This does not apply to delays caused by ‘exceptional circumstances’, defined by the CAA as ‘an occurrence outside of the airline control and despite the airline taking reasonable measures, would still delay the flight’. Examples include adverse weather or strikes.

If your flight is delayed, you are also entitled to care and assistance. This includes: food and drink, appropriate to the time of day (usually vouchers); a means of communication (such as refunding the cost of your calls); accommodation, if you’re delayed overnight (usually a nearby hotel); and transport to and from the accommodation (or your home).

The airline should arrange the above for you; however, sometimes this is not possible, especially during major disruption. If this happens, you have the right to organise reasonable care for yourself, and then claim the cost back later. Retain all receipts and do not spend more than what is reasonable.

The 5 hour rule

Once your flight has been delayed for more than five hours, you are entitled to a refund if you no longer wish to travel. You should also receive a refund for any unused parts of your booking (for instance, the return flight), and a flight back to your departure airport if you’ve already completed part of your journey.

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Flight Delay FAQs

What happens if you miss a connecting flight because of a delay?

For flights to/from/within the EU:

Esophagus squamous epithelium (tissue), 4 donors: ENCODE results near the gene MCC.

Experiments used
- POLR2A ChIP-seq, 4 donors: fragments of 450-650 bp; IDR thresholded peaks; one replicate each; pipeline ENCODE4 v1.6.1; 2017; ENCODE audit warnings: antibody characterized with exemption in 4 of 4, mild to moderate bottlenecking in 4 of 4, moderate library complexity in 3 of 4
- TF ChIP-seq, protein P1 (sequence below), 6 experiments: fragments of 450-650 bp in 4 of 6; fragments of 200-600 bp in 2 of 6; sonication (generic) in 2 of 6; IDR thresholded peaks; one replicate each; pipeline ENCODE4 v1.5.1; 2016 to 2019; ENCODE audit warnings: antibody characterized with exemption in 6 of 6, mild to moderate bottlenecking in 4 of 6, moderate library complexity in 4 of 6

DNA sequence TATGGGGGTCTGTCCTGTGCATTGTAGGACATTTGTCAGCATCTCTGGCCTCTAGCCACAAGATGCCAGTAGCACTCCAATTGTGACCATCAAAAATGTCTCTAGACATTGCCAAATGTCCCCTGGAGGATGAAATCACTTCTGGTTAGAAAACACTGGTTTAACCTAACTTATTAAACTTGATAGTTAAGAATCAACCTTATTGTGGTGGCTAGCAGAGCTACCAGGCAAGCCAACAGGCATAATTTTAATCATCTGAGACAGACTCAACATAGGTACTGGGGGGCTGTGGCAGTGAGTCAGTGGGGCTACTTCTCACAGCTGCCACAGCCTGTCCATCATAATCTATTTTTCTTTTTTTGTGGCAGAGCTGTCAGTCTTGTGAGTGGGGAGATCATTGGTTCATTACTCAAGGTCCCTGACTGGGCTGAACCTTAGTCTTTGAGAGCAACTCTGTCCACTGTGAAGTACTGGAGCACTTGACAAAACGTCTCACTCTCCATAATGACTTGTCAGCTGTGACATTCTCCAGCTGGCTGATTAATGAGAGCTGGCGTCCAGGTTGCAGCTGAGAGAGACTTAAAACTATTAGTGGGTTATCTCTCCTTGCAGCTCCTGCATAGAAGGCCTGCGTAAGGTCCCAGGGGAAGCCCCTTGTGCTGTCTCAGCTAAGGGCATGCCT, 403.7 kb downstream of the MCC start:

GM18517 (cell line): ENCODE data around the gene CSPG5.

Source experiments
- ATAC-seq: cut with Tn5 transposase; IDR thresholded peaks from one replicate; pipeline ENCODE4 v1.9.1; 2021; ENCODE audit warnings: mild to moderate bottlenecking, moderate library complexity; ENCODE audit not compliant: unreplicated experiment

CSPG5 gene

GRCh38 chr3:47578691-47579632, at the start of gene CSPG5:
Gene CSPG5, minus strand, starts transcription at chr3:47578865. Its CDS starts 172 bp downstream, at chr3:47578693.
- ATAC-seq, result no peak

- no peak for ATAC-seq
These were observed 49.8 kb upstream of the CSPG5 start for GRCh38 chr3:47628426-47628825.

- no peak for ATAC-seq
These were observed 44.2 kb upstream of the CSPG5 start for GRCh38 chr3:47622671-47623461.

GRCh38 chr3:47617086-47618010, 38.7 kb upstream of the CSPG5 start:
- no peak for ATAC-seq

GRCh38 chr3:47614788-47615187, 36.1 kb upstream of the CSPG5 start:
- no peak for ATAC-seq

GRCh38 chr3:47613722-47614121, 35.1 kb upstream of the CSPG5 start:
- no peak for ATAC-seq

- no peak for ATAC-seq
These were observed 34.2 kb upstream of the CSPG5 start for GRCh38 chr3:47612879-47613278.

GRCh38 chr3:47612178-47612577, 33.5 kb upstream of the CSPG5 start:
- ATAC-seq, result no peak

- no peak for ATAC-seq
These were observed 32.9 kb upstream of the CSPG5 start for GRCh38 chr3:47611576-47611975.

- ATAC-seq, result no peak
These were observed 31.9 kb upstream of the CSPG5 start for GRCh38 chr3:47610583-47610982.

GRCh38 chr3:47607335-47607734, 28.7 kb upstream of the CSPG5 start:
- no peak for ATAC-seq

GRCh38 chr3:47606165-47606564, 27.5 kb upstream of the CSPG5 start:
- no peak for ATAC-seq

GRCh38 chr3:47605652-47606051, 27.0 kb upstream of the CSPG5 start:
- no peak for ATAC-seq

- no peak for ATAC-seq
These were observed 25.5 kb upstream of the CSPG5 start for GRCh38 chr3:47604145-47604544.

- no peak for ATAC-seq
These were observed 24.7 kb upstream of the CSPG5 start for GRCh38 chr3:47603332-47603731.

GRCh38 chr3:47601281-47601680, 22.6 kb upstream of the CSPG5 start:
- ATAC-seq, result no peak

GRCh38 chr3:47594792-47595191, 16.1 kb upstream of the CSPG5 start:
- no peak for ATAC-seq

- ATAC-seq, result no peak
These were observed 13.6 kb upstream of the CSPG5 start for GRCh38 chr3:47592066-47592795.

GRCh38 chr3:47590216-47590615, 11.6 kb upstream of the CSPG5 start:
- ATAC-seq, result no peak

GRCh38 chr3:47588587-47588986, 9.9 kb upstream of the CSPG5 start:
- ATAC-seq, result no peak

Within the EU, if a missed connection causes you to arrive at your destination more than 3 hours after your scheduled arrival time, you are entitled to the same reimbursement. The delay must be the airline's fault (not an exceptional circumstance) and the tickets must have been booked under the same reservation number - this is known as flying on a 'through ticket'.

For flights to/from/within the US:

If a delay on the tarmac causes you to miss a connection, which results in you arriving at your destination more than 3 hours after your original arrival time, you are entitled to compensation, as stated in the US Department of Transportation's guidelines. Find out more by visiting our tarmac delay page. However, for non-tarmac caused delays, the compensation rules are set by each airline. You'll need to read through the Contract of Carriage for your airline to find out more.

What is the chance of a flight delay?

Flight delays are a regular occurrence and, although hard to predict, should be expected. According to data published by the U.S. Department of Transportation, over 20 percent of all flights arrive late. Some of the causes of flight delays or cancellation include: Congestion in air traffic, bad weather, late arrival of the aircraft to be used for the flight from a previous flight, re-fuelling, and maintenance delays with the aircraft.